Journal of geochemical exploration vol:69 pages:629-634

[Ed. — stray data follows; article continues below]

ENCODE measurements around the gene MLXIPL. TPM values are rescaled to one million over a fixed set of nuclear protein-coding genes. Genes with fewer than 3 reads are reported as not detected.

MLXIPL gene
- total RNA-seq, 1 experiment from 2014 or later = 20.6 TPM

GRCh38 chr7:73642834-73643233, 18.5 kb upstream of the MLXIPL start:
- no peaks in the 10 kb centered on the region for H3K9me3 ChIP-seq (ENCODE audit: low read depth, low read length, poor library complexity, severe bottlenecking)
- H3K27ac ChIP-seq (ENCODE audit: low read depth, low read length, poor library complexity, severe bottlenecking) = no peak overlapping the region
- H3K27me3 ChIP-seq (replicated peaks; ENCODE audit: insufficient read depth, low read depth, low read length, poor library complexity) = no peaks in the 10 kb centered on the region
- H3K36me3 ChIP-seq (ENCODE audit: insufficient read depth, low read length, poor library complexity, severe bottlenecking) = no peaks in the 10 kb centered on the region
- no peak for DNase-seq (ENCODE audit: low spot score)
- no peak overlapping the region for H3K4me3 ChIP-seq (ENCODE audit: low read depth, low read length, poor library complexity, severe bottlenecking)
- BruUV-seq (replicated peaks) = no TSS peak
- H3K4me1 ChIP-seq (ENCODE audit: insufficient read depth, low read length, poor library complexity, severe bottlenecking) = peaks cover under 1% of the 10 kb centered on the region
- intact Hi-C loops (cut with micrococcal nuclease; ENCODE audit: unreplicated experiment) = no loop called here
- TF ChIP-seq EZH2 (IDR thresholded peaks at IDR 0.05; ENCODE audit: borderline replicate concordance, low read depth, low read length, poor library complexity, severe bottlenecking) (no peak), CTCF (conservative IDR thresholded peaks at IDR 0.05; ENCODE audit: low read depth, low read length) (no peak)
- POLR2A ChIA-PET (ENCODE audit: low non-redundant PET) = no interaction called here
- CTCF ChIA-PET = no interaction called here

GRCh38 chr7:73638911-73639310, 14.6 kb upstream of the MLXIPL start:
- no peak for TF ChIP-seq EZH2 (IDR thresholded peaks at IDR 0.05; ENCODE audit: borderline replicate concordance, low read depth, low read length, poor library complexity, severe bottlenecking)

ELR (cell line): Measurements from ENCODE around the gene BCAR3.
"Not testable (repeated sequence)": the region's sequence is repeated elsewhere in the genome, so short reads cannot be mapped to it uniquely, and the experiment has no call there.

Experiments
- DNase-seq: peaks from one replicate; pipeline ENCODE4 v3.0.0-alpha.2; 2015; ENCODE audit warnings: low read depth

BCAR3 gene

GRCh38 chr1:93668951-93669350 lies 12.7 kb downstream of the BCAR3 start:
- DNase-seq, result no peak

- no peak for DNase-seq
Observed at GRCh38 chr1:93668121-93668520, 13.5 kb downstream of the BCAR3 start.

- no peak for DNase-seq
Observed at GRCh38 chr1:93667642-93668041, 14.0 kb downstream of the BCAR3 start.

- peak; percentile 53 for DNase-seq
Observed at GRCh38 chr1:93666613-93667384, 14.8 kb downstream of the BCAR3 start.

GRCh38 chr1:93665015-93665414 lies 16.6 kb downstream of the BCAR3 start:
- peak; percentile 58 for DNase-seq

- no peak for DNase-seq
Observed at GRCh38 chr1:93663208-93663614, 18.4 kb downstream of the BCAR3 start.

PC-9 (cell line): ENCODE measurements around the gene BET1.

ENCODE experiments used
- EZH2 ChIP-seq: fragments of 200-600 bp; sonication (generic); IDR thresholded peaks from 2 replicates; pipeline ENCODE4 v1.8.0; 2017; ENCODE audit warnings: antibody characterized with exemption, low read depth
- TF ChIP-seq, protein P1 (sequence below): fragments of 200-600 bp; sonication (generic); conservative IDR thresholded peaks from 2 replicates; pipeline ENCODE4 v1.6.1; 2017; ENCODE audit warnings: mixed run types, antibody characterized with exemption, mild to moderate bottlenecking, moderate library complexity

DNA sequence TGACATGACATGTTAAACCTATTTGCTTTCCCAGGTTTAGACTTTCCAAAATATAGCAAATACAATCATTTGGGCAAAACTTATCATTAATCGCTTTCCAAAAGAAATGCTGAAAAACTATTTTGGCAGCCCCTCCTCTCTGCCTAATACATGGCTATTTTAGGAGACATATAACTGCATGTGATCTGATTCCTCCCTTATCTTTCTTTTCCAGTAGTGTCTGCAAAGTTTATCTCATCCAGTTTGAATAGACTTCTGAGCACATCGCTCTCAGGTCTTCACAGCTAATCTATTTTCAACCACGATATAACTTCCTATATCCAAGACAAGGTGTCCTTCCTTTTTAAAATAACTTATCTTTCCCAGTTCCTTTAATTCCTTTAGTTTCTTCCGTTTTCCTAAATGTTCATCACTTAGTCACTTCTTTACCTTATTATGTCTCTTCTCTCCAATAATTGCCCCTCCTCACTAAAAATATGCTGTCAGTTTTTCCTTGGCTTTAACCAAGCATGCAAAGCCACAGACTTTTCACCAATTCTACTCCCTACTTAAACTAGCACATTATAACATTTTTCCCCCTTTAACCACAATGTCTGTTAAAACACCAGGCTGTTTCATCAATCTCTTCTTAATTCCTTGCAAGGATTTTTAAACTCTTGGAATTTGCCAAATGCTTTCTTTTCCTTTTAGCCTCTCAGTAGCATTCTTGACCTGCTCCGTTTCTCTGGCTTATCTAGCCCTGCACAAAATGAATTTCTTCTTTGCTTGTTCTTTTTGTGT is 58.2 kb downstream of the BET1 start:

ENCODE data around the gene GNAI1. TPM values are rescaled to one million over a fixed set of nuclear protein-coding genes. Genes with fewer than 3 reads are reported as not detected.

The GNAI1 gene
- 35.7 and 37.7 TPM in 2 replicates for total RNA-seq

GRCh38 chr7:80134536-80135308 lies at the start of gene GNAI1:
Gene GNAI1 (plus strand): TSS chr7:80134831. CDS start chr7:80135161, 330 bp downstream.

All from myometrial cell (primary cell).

Within the Ionian zone, which belongs to the external Albanide fold and thrust belt, a surface reservoir analogue was studied with the aim of unravelling the processes which exert an effect on the dual porosity network. Matrix porosity preservation in the Cretaceous to Eocene carbonate turbidite beds relates to early cementation, where the presence of a mixture of micritic and mono-crystalline bioclasts (crinoids and rudists) controls the framework-stabilising development of cements. The presence of these cements explains why these lithologies have not been entirely compacted las happened for the overlying micrite-dominated lithologies). The underlying bioclast-rich layers also do not possess any porosity since they were entirely cemented. Present-day oil production is mainly fracture-related. Several vein generations have been recognised as well as other tectonic features such as conjugate high-angle or tension joints and stylolites. With respect to the latter, bed parallel (i,e. compactional) and bed perpendicular (i.e. layer parallel shortening or tectonic) stylolites have been differentiated. The spatial relationships between these stylolites and the veins allow differentiation of pre-, syn- and post-kinematic fluid fluxes, which have been characterised based on their petrographical (i.e. cathodoluminescence), geochemical (trace and stable isotope) and fluid inclusion features. This exercise shows that the fluid flow system was rock buffered until the folding and thrusting period. From then onwards the fluid flow system reflects the interaction with fluids which reacted with evaporites which occur as decollement horizons as well as fluid flow systems in relation to the maturation of hydrocarbons. Finally after folding and faulting, the studied anticlinal structure was temporarily emergent during the Miocene. During this period sediment infilled karst cavities formed. Since the latter sediment infill is not compacted but porous, they contribute to the total oil-in place. (C) 2000 Elsevier Science B.V. All rights reserved.